Shared from the 3/6/2018 San Antonio Express eEdition


Fluffy dogs help residents at senior homes


Daisy, a Great Pyrenees dog living at the Landing at Stone Oak, a Franklin Park home for seniors, gets a belly rub Feb. 21.

Photos by William Luther / San Antonio Express-News

Mary Richter pets Doc, a Great Pyrenees dog that provides companionship to residents at the Franklin Park Alamo Heights senior community, on Feb. 21. Doc, a God’s Dog Rescue dog, joined the Franklin Park staff in July 2016.

William Luther / San Antonio Express-News

Mary Richter (right) pets Doc as the Great Pyrenees companion dog makes rounds at the Franklin Park Alamo Heights senior community on Feb. 21.

She lumbers down the wide halls of the Landing at Stone Oak, seeking those in need of an emotional rescue.

They say Daisy the Great Pyrenees dog can sense when someone in the memory care community is out of sorts. Without prompting, she will plop down at the person’s feet, causing irritations and anxiety to melt away.

Staff members say she’s helped family members deal with the transition of loved ones into the senior living community. They tell stories of times her presence has sparked a resident’s fond memory of a pet from days gone by. And there was the time she curled up beside a dying resident, soothing her in her final moments.

Being intuitive is in Daisy’s nature, they say, just as it was for the good Samaritan who rescued her after a car struck her and left her broken on the side of a local road.

Daisy is one of three Great Pyrenees at three Franklin Park communities, two in San Antonio and one in Boerne. Like Daisy, each dog lives at their respective communities. And they’re hard workers.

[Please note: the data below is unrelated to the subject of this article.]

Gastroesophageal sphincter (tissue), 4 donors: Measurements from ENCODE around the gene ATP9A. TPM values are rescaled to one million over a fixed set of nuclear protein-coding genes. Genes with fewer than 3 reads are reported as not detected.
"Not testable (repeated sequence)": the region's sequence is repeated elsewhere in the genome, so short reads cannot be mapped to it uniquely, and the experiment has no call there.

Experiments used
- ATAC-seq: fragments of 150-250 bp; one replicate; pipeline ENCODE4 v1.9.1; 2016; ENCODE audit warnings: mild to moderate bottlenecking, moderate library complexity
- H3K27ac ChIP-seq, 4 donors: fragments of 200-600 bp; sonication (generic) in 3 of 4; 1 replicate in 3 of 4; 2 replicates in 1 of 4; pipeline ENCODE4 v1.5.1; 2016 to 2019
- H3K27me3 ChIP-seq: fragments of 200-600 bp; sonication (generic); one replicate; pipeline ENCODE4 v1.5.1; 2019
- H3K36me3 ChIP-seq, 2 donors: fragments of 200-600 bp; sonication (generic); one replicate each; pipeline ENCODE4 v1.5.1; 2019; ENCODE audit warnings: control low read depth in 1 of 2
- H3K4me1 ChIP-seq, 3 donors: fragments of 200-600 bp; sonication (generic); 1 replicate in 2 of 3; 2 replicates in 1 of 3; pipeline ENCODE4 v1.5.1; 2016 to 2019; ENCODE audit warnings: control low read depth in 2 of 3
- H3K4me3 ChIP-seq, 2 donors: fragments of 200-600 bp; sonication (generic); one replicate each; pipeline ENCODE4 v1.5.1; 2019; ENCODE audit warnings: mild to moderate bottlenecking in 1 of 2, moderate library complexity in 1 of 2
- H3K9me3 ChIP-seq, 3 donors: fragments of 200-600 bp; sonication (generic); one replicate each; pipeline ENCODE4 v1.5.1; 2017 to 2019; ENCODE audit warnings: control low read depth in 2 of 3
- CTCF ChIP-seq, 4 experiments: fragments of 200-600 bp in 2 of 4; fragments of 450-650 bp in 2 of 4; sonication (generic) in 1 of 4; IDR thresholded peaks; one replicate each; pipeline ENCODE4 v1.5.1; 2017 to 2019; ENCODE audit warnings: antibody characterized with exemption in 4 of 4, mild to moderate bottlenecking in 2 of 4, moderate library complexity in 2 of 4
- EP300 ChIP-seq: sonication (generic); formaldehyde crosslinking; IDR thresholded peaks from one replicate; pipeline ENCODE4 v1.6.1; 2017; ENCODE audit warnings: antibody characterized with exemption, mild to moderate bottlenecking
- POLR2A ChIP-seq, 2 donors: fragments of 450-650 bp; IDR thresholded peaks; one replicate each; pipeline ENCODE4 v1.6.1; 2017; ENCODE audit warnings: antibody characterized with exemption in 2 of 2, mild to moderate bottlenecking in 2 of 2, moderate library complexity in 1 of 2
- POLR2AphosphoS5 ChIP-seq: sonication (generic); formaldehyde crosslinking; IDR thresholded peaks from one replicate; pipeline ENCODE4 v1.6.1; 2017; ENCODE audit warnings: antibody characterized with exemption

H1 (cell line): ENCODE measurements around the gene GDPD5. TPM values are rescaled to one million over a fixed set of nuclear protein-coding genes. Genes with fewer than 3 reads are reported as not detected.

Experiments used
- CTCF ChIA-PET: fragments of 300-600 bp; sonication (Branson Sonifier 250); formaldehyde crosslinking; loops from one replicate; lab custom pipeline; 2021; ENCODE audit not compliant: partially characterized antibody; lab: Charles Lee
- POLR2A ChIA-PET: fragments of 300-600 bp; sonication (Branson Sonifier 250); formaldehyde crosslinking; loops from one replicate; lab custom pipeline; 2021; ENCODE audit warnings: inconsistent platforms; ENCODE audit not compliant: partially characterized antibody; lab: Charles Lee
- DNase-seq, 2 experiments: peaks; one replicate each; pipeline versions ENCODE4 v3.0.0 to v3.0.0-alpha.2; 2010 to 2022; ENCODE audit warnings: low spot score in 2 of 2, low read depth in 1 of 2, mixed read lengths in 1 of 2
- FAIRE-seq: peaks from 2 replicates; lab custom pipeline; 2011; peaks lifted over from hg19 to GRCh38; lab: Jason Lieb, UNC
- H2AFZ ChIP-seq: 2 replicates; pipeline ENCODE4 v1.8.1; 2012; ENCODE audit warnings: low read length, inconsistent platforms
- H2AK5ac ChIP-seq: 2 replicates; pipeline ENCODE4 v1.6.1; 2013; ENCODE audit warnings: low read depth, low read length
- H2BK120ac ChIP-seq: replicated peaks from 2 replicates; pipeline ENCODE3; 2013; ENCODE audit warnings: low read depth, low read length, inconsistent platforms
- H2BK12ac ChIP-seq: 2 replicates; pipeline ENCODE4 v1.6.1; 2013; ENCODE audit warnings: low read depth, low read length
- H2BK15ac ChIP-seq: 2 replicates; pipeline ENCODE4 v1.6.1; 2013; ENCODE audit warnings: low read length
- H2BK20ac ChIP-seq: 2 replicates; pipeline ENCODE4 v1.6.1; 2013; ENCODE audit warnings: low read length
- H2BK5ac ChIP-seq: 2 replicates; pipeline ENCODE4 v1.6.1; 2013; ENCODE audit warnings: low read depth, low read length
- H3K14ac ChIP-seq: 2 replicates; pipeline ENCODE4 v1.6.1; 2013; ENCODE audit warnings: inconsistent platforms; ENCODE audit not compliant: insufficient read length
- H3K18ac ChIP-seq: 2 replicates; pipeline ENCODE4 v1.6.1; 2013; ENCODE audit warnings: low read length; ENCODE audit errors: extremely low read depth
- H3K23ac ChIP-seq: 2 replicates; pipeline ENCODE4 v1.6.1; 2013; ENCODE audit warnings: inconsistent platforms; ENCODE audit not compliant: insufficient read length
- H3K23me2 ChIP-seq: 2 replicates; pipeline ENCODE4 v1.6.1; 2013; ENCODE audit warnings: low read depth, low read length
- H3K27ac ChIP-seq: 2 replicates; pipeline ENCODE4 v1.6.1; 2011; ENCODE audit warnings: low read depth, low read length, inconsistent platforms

About the only time Daisy clocks out is around 6 p.m., when she’ll slip behind the administrative counter for a nap. Then a short time later she’ll lope back out, receiving smiles, waves and greetings from residents, who all consider her their personal companion.

According to the American Kennel Club, the breed known as the Pyrenean mountain dog developed its traits of devotion and guardianship as a companion of shepherds.

Studies have shown that pets in general help lower blood pressure and help prolong the life of heart attack patients. A Mayo Clinic report found animal-assisted therapy helps reduce anxiety, depression, fatigue and pain in people with health problems.

David Ewing, vice president of senior living operations at the Franklin, developed the pet program. He said being affectionate is an inherent trait of Great Pyrenees.

Like Daisy, Maggie has been treated by residents at Franklin Park Boerne as a personal pet since she arrived in September 2016. Some make room on their beds for the furry dog to sidle beside them when she visits.

“What we’re looking to do is interact with our residents,” said Ewing, who owns a Great Pyrenees named Sally. “You see a light in their eyes that’s just phenomenal to see.”

In July 2016, Doc joined the team at Franklin Park Alamo Heights from God’s Dog Rescue, a 501 (c)3 nonprofit.

Staff members recalled how his presence lifted the spirits of a resident’s daughter who lived out of town and was worried about her father’s health. During a visit, Doc walked over to the woman and leaned against her as if aware of her pain. The dog wouldn’t leave until the daughter lavished attention upon the rescue dog.

Cynthia Morris, executive director of the Landing, said the pet therapy program brings a sense of peace to the residents. She said the program and an aromatherapy room are a few of the approaches used as an alternative to medication.

“She just gravitates to residents that need a little TLC,” Morris said of Daisy. “She’s been a blessing, she’s good for the staff and the families.”

Bobby Beecher’s family was concerned how he would fare after he had to leave his dog, Abigail, when he moved to the Landing. Their worries went away after watching the retired salesman interact with Daisy.

“Daisy, come see me,” Beecher, 90, said recently as the dog entered his room. “You’re a pretty baby.”

His daughter, Dana Galante, 56, said Daisy has made a difference in her father’s life and all memory care communities should have similar programs.

“It’s like God meant it to be,” she said. “She just has a sixth sense.”

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